The recent revelations about Virginia Governor Ralph Northam’s and Attorney General Mark Herring’s history of dressing in blackface serve as an unneeded reminder that despite the Black community’s hard-won social rights, racism still festers as an untreated open wound in our country, with scars so deep they transcend party affiliation and socioeconomic status.
The irony isn’t lost on me that these developments unfolded during Black History Month, the time of year America turns a fraction of its attention to the historic Black figures who have contributed to our society through science, business, the arts, social justice and more.
It’s important to celebrate and pay tribute to these extraordinary Black individuals’ remarkable lives and the lasting impact they have in our community and our country. But given the state of our country and our continued struggles around race, we should also use this opportunity to speak clearly about the racism that continues to take a toll on Black people in America, and to make a clear call to action for progress on racial justice of the broadest sort.
It should go without saying that blackface is not OK. But the news stories on Northam and Herring appearing in blackface in the past make clear that there are far too many people who don’t understand that simple fact. Blackface is just as racist as calling Black people the N-word. Like that slur, it’s not just offensive when it’s used as a weapon to attack a particular individual; it’s a tool to dehumanize and disempower every single Black person, and its malignant impact spreads far beyond the immediate context in which it occurs.
The history of blackface situates how this caricature served to diminish Black people’s humanity and elevate the idea that whiteness is superior, regardless of class or political affiliation. The practice in this country dates back to the emergence of minstrel shows first performed in the 1830s in New York. These shows, which featured white performers with black faces, perpetuated racist stereotypes of Black people as lazy, animalistic, hypersexual, untrustworthy, and subhuman. In fact, the common name for the edifice of racial oppression and discrimination erected during Reconstruction, “Jim Crow” laws, references a minstrel show character played by a white person in blackface. But blackface isn’t relegated to the past — not even the past of the 1980’s, when Northam and Herring participated. In 2018, Megan Kelly defended blackface during her show on NBC; just this week it was reported that Gucci was selling a blackface sweater. The stereotypes that animate minstrel shows and blackface have a lasting impact today: despite our country’s promise of equality, Black people nonetheless find themselves swimming against a constant tide of bias both implicit and explicit.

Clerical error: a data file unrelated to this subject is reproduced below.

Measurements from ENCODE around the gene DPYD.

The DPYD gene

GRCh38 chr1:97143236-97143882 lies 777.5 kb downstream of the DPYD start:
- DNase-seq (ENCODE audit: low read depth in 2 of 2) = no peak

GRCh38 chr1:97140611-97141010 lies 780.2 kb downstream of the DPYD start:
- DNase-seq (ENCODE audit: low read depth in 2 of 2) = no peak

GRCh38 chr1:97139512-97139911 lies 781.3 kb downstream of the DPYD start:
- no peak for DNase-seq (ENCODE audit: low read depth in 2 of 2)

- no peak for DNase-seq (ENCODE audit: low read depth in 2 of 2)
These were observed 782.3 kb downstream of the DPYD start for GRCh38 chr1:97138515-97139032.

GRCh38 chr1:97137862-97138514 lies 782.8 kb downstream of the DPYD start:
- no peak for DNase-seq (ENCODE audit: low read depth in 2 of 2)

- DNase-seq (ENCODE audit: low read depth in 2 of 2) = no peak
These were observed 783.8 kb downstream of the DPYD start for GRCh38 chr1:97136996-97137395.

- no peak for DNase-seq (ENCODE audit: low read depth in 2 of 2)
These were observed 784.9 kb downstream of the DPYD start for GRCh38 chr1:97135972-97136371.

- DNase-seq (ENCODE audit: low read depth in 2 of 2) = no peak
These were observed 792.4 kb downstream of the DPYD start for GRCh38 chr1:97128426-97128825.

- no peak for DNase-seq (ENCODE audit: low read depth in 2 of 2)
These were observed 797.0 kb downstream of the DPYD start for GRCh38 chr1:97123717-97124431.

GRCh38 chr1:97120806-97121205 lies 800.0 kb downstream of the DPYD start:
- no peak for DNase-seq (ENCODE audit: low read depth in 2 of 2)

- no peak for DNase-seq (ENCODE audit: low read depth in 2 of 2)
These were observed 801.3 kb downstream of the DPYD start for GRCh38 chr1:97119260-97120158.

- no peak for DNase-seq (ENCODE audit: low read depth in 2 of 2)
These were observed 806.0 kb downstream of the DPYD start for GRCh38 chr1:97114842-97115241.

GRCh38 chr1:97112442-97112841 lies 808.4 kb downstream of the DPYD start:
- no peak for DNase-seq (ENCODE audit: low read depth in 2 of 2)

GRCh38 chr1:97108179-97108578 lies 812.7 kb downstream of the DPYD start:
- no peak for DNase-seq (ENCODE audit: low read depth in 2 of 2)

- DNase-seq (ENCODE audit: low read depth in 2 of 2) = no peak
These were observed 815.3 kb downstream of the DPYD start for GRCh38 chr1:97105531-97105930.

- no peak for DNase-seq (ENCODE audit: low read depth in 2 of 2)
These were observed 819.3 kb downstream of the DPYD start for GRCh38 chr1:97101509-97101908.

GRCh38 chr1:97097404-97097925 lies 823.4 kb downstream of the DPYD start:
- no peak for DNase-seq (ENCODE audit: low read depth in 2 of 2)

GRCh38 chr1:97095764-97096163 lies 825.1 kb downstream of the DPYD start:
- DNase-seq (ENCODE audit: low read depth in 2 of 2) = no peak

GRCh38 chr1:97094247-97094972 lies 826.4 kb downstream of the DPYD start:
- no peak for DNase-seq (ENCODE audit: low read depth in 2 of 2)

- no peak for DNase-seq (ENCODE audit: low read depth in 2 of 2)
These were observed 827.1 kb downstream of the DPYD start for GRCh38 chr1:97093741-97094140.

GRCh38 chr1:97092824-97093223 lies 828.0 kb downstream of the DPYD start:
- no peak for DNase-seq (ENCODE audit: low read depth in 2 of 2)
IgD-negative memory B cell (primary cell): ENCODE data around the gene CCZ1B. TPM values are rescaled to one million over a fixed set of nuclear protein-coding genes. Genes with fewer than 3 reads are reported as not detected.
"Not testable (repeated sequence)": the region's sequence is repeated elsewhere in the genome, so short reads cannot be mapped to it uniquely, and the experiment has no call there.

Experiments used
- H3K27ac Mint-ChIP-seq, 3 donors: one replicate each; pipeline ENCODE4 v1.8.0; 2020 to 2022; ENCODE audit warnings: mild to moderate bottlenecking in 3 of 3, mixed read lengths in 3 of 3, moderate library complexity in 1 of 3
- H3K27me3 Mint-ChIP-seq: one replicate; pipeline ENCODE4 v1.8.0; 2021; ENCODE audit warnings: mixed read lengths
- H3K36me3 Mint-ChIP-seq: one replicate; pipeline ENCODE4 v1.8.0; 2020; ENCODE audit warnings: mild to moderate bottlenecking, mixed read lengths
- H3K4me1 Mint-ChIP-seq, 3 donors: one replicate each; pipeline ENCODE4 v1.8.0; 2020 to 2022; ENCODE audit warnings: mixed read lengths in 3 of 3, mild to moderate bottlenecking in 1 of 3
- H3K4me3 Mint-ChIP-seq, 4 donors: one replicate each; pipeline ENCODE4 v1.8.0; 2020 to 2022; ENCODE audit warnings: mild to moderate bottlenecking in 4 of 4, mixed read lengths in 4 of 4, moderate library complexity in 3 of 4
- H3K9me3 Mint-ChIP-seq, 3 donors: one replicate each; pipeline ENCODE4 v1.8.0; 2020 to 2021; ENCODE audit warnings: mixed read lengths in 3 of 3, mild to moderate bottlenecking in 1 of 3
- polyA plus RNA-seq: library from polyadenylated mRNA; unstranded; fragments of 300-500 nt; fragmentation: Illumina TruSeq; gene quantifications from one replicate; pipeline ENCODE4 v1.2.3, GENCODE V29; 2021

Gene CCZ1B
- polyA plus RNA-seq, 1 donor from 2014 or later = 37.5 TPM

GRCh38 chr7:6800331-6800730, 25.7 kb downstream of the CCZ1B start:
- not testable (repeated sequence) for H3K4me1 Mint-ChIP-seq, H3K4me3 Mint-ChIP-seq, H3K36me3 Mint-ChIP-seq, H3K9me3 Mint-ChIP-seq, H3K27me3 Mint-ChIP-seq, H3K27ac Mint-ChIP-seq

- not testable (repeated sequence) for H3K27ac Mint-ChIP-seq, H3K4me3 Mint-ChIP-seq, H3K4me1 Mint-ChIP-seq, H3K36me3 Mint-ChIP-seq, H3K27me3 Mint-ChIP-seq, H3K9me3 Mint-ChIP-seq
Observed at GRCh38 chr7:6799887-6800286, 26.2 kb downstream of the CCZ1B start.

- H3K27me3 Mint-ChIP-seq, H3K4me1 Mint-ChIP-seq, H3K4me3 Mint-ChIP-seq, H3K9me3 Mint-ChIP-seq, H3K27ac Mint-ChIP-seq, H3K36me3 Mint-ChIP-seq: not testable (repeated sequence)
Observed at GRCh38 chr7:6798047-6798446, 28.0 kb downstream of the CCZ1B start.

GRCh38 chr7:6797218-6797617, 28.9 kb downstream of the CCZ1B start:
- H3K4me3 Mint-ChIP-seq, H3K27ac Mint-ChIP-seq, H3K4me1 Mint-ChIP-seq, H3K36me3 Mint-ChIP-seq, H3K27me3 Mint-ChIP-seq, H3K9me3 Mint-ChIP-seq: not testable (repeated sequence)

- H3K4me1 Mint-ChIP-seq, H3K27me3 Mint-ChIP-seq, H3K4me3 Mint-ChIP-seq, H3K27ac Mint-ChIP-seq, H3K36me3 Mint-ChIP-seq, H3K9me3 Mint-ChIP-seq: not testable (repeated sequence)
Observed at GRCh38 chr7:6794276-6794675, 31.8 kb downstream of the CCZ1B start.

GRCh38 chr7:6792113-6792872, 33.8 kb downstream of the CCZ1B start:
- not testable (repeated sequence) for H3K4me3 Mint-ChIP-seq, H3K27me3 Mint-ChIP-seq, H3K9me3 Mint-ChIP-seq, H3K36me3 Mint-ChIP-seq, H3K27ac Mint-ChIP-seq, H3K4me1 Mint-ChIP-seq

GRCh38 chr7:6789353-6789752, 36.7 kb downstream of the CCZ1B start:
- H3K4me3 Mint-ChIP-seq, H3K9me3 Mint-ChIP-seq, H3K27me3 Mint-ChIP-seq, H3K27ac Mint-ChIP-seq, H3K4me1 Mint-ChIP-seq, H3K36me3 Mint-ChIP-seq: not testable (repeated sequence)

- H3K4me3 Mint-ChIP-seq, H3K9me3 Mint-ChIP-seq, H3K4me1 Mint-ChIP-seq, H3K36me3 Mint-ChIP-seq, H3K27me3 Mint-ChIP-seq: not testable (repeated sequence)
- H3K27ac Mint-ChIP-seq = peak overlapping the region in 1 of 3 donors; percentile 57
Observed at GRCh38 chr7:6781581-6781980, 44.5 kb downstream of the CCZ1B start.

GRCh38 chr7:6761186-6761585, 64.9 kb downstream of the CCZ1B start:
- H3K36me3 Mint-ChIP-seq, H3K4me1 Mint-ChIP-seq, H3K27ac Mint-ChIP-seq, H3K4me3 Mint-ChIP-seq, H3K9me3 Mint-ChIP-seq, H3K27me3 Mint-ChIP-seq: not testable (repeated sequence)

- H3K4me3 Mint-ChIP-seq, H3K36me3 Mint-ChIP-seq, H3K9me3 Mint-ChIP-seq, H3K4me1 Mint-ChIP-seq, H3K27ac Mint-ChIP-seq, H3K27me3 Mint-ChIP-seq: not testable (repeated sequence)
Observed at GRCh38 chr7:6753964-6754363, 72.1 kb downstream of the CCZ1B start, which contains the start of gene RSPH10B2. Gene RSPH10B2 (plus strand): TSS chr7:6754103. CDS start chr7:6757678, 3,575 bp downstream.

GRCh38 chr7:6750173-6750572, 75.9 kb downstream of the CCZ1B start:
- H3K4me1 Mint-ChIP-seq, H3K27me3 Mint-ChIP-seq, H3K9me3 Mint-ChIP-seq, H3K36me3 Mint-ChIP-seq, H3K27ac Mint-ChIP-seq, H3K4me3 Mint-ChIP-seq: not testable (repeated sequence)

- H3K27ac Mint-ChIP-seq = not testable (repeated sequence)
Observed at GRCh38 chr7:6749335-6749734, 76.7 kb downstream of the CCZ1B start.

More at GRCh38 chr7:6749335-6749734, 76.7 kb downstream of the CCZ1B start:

Anyone who wants to know how dangerous the stereotypes that grow out of blackface can be — and how those stereotypes uphold white supremacy — need only look at the murder of Trayvon Martin as a tragic reminder. We saw firsthand how the portrayal of a young Black man as a dangerous predator played a key factor in his murder, and the gross miscarriage of justice that occurred when his killer was allowed to walk free. As the father of Black sons just about Trayvon’s age when he was killed, the constant awareness that our society will tolerate the cold-blooded murder of young men for no crime other than being Black makes it difficult to accept the idea that blackface can be dismissed as a silly gesture of someone else’s youthful indiscretion.
The destructive, even deadly implications of blackface indicate why we can’t give anyone in public office a free pass to redemption without seeing them do the hard work of recognition and reconciliation for their racism and the white privilege that enables and excuses it. The public does not owe public officials restorative justice while holding hostage seats of power.
If we want to dismantle the structures of racism that undermine the equal dignity of all people and stop America from living up to its promise, we need to hold accountable both our allies and those on the other side of the political divide to a higher ideal of public service.
We can’t fully honor Black History Month unless we seriously commit to challenge the racist structures that our predecessors gave so much to undertake. So as we celebrate the amazing stories of the Black women and men who have helped to change and shape the world, we also need to keep working to make sure that structural racism is dismantled on all fronts.
I am reminded of a favorite Virginia hero of mine, Maggie L. Walker. Mrs. Walker was the first African American female bank president to charter a bank in the United States and the first Black woman to be honored with a statue that sits on Monument Avenue in Richmond, Virginia.
She is also my great, great grandmother.
Mrs. Walker wanted a better state and country, one in which her descendants could live up to their fullest potential without the limitations and threats posed by minstrel shows, naked bigotry and the structures of racism that she had to fight against her entire life.
I want the same thing. And during this Black History Month, I’m calling on all of us to make it happen.